Regarding the issue of equitable representation, he pointed out that Israel was now a full, though temporary, member of the Western European and Other States Group (WEOG). Inclusion in the WEOG was an important step towards Israel’s full integration into the United Nations. However, to fully realize the principle of “sovereign equality” as laid down the Charter, Israel’s acceptance to a regional grouping must be extended to all United Nations Headquarters around the world, as well as to all specialized agencies and international bodies and organs created by international instruments. Israel must also become eligible for the same candidatures as were all other United Nations Members. Until that time, Israel’s status within the Organization would remain unequal. It should also be noted, he said, that while Israel appreciated inclusion in WEOG, it also remained committed to achieving membership with its natural partners in the Asian Group. In lieu of that membership, however, Israel’s inclusion in WEOG would serve to increase its ability to participate as a full and equal Member State.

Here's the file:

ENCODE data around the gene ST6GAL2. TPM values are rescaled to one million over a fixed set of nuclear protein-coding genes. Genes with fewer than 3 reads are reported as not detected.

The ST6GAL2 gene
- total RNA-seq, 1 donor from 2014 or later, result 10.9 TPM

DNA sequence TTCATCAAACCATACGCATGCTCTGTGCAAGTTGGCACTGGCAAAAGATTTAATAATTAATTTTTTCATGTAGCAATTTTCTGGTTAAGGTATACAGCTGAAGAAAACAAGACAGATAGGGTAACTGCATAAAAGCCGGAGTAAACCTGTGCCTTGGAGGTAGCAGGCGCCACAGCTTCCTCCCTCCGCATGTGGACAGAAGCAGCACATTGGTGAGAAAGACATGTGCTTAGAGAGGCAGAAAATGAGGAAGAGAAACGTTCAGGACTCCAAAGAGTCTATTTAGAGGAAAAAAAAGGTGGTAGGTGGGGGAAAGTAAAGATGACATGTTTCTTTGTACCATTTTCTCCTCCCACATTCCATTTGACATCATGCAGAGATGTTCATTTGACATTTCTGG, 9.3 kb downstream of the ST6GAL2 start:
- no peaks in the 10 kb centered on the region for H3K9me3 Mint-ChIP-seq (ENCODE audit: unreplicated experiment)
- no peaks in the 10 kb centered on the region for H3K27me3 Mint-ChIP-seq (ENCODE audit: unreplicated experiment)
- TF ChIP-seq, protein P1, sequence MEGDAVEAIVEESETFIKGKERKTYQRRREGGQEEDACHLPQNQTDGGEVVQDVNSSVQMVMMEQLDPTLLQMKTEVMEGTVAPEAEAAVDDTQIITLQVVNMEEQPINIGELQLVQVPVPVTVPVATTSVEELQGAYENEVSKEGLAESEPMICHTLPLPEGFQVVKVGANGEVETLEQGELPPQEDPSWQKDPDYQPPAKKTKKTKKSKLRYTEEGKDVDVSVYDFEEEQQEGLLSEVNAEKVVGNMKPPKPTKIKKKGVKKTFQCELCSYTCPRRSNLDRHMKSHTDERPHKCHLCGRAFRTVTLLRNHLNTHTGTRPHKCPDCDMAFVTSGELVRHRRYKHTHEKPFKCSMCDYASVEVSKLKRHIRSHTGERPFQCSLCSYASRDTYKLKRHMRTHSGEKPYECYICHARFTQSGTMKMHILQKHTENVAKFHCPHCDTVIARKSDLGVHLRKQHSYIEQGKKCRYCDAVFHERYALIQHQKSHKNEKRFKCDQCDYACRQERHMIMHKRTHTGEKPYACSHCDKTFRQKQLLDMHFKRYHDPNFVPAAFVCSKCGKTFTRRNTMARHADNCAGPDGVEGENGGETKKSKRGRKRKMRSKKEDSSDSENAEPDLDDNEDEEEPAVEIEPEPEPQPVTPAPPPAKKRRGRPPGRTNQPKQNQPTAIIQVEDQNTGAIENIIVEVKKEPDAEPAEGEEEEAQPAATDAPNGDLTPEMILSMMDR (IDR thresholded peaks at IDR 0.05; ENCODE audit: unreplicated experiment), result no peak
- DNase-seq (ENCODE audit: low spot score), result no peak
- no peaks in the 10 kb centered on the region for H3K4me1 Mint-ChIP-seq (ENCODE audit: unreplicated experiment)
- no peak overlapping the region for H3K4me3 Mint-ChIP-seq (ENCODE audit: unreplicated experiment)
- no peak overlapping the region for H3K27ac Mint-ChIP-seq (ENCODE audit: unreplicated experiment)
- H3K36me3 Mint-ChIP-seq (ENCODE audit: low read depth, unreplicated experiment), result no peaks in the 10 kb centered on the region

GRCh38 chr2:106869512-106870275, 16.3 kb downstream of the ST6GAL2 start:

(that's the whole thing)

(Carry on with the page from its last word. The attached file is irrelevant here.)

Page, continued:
HAROLD FRUCHTBAUM (Grenada) said the open-ended working group needed to have a thorough knowledge of how the Security Council worked. To that end, his delegation had proposed that the group should receive briefings as well as detailed written materials about the Council’s functioning. For Member States which had never served on the Council, or had not done so for a number of years, information of this kind was essential for a fruitful consideration of Council reform.
The one briefing the working group did receive was noted in the report before the Assembly. It described the note-keeping practices for the all-important informal consultations of the whole Council, and the existence of these notes. Their value for future historical, legal and other research was potentially high, yet is was unclear at this time that they were destined for preservation in the Archives of the United Nations.
His delegation believed that if the open-ended working group was to bring its efforts to a successful conclusion, it must begin as soon as feasible to
arrange for the preparation of the needed analytical and briefing materials about the work and procedures of the Council.